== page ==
These prior-art devices for sensing a fluid frequently have a not quite satisfactory function as regards safe and reliable registration of small amounts of, for instance, flue gas in said fluid. Therefore there is a need to improve the accuracy of such devices to detect the presence of gases and particles in small amounts in a fluid in, for instance, a ventilation duct.

SUMMARY OF THE INVENTION

An object of the present invention is to provide a device for sensing the contents of a flowing fluid, which at least partly satisfies the above need.

A further object of the present invention is to provide a device for sensing the contents of a flowing fluid, which device is configured so that a sufficient partial amount of fluid from the flowing fluid is allowed to pass the device for sensing and be returned to the flowing fluid.

The above objects and other objects that will be evident from the following description are achieved by a device for sensing the contents of a fluid flowing in a duct system, such as in a ventilation duct, according to claim 1. Preferred embodiments of the invention are defined in the dependent claims.

With the invention, it has been realised that by means of a tubular body with an inlet and outlet for diverting a partial amount of fluid that is to be sensed, it is possible to provide an increased throughput of the partial amount of diverted fluid compared with prior-art technique by arranging said inlet and said outlet in a certain relationship to the main flow direction of the fluid that is to be sensed.

According to one aspect of the invention, a device is provided for sensing the contents of a fluid flowing in a duct system, such as in a ventilation duct, comprising a sensing element and a tubular body extending over a cross-sectional portion of the duct at issue and having a supply duct with an inlet facing the main flow direction of the fluid and a discharge duct with an outlet located downstream of the inlet, to divert from the flowing fluid a partial flow which is made to pass said sensing element and then re-enter said duct, wherein said outlet is located upstream of the downstream boundary of the tubular body.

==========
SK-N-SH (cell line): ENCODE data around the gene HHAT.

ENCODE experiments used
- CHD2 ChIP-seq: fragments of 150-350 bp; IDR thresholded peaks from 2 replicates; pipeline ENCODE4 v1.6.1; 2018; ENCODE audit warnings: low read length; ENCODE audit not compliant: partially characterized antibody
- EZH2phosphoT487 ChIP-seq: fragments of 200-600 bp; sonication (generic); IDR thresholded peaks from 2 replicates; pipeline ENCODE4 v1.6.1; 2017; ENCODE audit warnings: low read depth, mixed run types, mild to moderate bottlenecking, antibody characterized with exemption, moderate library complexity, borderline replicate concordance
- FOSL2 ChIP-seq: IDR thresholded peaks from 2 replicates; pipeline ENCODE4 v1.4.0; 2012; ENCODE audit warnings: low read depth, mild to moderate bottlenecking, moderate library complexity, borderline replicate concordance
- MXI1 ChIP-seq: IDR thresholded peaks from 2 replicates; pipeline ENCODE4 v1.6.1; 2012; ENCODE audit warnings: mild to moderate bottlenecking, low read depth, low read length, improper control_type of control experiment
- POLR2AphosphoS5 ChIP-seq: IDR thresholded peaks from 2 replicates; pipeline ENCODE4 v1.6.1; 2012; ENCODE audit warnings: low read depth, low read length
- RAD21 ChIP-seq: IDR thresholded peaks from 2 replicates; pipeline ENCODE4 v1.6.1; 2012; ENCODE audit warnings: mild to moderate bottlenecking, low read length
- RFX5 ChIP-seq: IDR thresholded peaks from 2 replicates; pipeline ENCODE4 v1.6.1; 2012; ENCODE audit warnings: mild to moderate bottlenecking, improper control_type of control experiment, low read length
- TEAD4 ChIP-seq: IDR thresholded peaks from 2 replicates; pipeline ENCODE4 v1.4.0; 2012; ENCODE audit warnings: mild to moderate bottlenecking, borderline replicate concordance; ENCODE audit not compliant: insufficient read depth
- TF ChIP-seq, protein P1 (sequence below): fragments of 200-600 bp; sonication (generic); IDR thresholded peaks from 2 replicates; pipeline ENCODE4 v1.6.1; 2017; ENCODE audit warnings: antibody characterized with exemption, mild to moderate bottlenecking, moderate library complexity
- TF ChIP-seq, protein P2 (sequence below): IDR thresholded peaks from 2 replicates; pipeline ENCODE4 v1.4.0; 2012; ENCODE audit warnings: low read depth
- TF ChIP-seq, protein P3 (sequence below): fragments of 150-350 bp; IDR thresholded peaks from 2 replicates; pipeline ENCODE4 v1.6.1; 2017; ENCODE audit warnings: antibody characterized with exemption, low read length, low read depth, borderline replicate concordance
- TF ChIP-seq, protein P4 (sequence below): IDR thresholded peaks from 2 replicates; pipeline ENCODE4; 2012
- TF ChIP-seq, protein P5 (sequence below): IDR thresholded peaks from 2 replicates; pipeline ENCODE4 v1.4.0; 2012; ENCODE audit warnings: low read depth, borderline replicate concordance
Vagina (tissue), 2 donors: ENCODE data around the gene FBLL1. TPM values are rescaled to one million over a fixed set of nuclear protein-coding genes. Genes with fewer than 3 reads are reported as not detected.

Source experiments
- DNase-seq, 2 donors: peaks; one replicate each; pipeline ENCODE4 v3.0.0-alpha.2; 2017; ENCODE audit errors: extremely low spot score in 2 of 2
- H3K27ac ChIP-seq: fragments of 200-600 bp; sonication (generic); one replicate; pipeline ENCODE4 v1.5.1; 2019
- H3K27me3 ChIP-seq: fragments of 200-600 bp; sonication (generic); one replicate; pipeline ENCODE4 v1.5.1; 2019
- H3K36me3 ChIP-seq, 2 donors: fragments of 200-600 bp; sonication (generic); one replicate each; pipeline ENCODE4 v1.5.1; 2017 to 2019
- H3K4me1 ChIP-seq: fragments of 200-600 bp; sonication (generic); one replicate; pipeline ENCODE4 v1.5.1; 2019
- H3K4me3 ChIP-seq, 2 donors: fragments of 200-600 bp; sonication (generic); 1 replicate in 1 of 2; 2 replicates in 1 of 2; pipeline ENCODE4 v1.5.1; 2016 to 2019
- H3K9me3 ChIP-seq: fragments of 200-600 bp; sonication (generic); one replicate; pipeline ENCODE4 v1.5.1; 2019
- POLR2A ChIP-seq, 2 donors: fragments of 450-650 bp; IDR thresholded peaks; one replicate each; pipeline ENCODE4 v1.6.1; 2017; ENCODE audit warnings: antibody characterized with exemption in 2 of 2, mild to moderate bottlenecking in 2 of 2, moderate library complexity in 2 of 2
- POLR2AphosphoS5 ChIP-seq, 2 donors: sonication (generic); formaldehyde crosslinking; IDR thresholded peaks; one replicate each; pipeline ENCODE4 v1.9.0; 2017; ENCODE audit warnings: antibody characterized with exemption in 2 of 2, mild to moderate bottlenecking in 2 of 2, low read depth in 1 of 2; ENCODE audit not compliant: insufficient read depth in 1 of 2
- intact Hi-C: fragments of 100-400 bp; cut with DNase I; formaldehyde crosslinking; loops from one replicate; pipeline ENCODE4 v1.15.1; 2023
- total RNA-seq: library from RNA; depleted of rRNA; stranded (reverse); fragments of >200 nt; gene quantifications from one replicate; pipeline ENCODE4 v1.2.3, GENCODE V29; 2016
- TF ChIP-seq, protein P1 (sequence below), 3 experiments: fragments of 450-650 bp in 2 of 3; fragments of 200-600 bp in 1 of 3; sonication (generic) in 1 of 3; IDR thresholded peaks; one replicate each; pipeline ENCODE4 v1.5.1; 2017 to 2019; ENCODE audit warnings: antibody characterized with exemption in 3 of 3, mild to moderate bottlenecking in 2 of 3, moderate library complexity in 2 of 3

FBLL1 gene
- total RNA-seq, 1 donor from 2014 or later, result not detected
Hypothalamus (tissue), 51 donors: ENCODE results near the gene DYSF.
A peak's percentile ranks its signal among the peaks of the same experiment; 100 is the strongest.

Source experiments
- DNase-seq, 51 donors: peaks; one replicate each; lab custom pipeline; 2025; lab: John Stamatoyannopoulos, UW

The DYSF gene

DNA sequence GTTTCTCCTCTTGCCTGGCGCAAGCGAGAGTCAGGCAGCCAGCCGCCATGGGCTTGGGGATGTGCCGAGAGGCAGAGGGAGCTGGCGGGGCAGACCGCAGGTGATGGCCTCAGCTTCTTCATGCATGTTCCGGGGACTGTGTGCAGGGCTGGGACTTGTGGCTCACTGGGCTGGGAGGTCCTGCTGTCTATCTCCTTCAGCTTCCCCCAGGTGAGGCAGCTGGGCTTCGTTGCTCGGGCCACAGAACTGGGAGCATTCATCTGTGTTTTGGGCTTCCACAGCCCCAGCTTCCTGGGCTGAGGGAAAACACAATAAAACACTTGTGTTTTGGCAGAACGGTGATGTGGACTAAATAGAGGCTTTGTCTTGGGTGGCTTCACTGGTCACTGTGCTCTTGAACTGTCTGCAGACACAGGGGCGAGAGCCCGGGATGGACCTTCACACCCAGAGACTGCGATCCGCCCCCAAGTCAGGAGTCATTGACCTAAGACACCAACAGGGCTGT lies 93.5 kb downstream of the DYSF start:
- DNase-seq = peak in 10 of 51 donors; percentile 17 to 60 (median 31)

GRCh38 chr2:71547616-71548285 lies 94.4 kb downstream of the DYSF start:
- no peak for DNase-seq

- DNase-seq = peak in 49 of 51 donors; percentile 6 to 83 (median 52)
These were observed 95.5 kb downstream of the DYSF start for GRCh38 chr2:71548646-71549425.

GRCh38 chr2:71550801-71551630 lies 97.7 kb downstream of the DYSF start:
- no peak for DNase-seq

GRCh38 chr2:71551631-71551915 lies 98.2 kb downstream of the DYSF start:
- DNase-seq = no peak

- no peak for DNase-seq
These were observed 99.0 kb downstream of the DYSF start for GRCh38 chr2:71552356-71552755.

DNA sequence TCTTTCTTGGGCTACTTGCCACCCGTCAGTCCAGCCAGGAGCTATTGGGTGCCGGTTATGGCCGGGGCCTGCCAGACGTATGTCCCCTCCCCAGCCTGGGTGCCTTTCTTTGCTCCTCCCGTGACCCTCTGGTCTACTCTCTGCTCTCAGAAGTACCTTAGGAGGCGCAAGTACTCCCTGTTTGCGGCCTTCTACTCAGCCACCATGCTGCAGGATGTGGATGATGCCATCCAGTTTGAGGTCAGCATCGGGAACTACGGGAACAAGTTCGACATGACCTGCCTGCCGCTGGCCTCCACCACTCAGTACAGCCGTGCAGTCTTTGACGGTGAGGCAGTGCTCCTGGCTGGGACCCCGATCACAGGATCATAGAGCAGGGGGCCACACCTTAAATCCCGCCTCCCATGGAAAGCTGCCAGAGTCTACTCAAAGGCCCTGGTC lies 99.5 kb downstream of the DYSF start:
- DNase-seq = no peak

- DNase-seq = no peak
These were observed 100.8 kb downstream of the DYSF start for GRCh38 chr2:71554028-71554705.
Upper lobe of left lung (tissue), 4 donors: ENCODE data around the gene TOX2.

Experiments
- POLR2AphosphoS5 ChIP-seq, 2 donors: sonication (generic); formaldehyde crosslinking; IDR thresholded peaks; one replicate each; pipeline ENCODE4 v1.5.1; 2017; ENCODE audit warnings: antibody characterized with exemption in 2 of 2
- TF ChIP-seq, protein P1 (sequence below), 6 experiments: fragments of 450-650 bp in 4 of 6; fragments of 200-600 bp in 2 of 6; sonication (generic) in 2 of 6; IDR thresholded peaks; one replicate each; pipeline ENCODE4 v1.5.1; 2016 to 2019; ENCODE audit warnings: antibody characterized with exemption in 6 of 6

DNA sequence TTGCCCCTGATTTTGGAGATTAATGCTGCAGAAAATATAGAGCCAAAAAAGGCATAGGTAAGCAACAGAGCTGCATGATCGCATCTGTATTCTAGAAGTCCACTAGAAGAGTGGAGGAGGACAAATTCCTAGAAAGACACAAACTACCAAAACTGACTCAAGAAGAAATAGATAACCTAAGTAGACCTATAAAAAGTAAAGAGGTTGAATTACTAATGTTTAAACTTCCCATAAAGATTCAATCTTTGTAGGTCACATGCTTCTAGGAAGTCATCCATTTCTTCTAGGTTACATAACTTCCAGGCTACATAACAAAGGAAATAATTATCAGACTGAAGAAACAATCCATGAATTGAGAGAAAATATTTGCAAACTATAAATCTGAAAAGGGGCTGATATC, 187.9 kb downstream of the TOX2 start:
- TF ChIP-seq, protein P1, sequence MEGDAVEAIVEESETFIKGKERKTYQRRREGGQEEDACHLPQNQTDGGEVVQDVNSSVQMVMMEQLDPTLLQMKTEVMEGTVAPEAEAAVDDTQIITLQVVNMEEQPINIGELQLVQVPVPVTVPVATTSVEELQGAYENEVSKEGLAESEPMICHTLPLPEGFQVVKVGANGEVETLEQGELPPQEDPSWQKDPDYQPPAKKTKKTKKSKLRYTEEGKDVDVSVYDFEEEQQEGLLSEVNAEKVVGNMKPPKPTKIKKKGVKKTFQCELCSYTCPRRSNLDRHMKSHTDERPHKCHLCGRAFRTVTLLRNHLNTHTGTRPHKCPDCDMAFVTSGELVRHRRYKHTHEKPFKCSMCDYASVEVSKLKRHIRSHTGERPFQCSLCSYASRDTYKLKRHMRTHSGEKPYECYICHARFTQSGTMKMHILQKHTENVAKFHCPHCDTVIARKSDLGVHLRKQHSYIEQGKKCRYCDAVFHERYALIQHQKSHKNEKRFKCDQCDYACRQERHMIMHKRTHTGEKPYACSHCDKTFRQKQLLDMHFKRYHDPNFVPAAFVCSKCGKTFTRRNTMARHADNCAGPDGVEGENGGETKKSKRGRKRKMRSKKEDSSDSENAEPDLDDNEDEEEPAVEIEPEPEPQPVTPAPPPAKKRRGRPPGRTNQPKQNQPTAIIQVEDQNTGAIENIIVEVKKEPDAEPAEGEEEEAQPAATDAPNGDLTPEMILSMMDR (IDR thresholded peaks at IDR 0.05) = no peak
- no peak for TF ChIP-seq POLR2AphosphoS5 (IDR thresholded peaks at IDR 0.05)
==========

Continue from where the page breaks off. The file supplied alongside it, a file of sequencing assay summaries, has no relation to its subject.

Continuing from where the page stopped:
As a result, a sufficient partial amount of fluid in a main flow is allowed to be sensed by means of a sensing element by using a tubular body that has relatively small dimensions. It is desirable to keep the dimensions of the tubular body small so as to affect the main flow in the duct system as little as possible. The sufficient amount of diverted fluid to be sensed allows sensing that makes it possible to register the presence of particles and/or gases in the main flow which is to be sensed even in relatively small amounts. The registration of the presence of particles and/or gases in relatively small amounts in the main flow allows, in turn, sensing with good reliability and accuracy.

The realisation of the importance of the position of said inlet and outlet relative to the main flow direction of the fluid that is to be sensed is based on the fact that a desirable entraining effect through said tubular body and said housing arises owing to a pressure difference between the inlet and the outlet. The arrangement of said inlet and outlet relative to the main flow direction of the fluid that is to be sensed thus means that this pressure difference is affected, thus affecting the entraining effect. Consequently it is also possible to affect the partial amount of diverted fluid from the main flow.